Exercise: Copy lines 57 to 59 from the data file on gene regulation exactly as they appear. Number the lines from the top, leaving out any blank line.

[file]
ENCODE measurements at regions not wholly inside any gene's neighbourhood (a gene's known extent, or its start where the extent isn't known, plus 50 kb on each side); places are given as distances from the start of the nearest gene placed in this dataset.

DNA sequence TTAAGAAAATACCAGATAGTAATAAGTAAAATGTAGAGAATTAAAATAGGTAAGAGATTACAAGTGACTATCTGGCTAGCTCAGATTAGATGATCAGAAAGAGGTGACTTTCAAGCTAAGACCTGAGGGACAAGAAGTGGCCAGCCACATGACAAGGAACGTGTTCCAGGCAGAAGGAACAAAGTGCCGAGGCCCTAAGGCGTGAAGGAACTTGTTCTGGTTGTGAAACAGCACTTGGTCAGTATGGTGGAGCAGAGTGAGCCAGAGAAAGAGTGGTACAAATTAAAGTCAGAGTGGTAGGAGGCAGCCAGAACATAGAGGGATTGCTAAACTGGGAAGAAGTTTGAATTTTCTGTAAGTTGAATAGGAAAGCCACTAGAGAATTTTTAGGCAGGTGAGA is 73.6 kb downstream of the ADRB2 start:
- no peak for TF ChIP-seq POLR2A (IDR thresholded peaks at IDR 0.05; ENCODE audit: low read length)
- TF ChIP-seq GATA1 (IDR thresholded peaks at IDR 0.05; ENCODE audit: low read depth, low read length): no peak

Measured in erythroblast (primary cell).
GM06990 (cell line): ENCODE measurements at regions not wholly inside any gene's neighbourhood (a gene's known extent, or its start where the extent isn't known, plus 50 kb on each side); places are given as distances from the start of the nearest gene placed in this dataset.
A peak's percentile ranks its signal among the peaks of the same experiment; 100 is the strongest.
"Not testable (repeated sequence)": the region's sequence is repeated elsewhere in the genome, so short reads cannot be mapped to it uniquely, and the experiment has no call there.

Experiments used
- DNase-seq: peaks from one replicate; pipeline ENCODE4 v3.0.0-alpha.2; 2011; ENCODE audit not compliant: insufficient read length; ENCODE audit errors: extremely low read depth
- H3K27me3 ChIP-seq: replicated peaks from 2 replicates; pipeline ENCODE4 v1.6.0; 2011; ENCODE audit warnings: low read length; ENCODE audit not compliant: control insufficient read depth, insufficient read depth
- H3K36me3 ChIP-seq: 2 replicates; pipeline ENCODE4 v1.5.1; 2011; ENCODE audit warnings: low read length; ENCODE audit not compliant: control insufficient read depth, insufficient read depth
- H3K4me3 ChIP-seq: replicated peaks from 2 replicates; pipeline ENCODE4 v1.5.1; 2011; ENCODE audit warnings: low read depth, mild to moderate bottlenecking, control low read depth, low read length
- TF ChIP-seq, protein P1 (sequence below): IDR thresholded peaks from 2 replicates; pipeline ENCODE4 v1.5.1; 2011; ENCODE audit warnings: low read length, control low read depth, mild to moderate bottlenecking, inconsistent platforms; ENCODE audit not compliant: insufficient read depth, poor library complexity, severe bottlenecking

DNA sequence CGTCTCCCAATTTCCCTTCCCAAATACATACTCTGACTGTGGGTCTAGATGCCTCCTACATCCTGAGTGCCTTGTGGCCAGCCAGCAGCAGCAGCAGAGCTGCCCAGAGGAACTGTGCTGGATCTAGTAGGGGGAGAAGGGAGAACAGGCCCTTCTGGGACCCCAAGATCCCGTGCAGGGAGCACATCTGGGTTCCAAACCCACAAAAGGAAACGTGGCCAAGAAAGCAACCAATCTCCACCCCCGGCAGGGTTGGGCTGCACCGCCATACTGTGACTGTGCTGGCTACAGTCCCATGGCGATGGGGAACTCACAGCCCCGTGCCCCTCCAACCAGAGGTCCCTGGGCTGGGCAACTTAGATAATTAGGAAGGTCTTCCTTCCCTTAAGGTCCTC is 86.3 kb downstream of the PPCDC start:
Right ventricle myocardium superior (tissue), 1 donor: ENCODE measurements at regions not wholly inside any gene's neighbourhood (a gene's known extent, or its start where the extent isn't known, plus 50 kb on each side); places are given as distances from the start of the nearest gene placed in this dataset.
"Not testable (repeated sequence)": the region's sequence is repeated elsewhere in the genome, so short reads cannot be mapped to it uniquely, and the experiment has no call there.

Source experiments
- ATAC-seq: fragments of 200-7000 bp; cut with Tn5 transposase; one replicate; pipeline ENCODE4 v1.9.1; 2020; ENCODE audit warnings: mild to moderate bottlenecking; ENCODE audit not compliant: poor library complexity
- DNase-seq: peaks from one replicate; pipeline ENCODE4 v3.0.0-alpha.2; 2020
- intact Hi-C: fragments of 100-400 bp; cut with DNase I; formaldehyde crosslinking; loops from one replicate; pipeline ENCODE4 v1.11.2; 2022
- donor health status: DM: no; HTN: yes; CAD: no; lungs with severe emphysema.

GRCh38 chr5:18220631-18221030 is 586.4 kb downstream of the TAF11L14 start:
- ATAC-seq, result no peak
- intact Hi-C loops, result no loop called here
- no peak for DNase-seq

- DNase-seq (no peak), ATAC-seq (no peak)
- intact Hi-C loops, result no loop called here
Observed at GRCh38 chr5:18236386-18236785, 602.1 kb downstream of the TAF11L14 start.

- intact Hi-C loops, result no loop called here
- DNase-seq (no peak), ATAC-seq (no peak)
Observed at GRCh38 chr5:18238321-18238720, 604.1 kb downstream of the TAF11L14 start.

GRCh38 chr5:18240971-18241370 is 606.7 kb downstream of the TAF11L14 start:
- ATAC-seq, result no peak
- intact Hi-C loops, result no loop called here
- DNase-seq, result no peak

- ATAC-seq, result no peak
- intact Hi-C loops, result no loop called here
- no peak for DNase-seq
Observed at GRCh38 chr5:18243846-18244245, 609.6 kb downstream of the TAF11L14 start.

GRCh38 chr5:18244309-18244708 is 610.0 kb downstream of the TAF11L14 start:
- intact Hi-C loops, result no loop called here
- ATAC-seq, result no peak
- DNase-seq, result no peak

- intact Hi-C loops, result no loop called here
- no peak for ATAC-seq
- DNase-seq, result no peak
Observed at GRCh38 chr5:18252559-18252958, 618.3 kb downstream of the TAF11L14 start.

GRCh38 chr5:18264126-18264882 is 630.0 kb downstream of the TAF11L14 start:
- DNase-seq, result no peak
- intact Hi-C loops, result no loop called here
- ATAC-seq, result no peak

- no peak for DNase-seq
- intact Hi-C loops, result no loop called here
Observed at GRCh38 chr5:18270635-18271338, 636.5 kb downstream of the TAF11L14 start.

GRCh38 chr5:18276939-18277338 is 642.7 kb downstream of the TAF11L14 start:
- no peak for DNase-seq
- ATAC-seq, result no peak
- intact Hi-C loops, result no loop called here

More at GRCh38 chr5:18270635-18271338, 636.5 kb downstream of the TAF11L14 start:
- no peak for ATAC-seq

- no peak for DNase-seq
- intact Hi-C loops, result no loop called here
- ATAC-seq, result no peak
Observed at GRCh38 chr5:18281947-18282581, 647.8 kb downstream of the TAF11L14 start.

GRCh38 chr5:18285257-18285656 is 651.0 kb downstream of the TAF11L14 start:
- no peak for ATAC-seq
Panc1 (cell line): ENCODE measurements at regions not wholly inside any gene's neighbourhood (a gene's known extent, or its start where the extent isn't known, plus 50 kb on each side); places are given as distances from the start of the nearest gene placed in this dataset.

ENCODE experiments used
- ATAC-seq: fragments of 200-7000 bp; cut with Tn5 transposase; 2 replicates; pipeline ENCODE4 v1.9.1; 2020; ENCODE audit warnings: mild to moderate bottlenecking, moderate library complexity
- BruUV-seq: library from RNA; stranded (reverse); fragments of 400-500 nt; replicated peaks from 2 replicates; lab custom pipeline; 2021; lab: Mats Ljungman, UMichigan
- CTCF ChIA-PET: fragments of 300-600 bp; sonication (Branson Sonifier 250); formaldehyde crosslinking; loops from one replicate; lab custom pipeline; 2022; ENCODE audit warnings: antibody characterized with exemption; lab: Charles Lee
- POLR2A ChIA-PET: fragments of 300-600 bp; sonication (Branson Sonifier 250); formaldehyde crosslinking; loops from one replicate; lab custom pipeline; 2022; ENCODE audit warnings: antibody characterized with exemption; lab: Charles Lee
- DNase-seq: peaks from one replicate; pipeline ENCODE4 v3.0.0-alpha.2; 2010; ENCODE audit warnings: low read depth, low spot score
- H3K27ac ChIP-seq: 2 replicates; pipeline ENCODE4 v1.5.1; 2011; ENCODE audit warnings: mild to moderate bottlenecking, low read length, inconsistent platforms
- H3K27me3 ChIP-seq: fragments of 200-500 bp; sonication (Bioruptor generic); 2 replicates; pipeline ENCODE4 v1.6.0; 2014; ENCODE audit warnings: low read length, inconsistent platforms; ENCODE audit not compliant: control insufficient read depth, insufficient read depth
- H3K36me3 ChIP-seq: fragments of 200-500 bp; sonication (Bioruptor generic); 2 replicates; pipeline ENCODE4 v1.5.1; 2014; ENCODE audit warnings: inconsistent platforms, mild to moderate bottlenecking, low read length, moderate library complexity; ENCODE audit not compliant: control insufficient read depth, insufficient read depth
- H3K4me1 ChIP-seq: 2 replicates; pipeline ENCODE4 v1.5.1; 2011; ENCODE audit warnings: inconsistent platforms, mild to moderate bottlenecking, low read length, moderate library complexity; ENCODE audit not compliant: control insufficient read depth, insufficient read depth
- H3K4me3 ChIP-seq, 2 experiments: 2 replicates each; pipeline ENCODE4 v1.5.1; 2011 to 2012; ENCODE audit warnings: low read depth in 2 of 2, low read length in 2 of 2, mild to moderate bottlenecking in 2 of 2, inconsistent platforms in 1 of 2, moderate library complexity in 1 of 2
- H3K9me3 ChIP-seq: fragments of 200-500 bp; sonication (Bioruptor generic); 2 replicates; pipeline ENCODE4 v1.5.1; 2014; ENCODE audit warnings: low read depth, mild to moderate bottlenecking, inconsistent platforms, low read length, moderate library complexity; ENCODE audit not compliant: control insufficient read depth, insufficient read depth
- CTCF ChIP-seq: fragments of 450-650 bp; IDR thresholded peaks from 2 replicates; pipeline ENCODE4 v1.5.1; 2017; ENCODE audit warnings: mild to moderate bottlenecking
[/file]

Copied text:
- no peak for DNase-seq
- ATAC-seq, result no peak
- intact Hi-C loops, result no loop called here